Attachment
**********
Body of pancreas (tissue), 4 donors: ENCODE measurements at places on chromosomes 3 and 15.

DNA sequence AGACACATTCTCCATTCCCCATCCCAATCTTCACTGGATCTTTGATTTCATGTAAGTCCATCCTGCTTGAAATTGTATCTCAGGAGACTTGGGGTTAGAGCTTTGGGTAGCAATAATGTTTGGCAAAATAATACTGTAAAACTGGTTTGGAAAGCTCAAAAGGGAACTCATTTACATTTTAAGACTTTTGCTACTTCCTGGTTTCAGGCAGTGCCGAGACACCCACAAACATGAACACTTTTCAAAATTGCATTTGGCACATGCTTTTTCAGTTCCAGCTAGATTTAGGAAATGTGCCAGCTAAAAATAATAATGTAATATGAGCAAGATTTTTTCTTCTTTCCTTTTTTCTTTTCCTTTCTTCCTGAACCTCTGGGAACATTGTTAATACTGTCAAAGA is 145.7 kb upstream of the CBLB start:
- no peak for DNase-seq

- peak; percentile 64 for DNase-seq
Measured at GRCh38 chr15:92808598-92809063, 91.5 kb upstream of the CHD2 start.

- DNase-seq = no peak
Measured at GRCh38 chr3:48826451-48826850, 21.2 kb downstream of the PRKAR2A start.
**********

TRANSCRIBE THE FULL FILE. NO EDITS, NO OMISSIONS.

Body of pancreas (tissue), 4 donors: ENCODE measurements at places on chromosomes 3 and 15.

DNA sequence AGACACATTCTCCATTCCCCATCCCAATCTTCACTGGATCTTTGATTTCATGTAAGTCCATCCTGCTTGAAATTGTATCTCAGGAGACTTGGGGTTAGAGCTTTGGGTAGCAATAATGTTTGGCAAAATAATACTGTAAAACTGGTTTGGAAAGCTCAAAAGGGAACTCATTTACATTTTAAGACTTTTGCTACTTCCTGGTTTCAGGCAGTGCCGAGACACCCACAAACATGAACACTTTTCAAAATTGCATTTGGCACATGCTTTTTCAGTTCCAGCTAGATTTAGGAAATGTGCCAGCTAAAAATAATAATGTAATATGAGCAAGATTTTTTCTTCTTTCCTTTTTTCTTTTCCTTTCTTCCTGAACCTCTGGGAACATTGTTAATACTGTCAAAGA is 145.7 kb upstream of the CBLB start:
- no peak for DNase-seq

- peak; percentile 64 for DNase-seq
Measured at GRCh38 chr15:92808598-92809063, 91.5 kb upstream of the CHD2 start.

- DNase-seq = no peak
Measured at GRCh38 chr3:48826451-48826850, 21.2 kb downstream of the PRKAR2A start.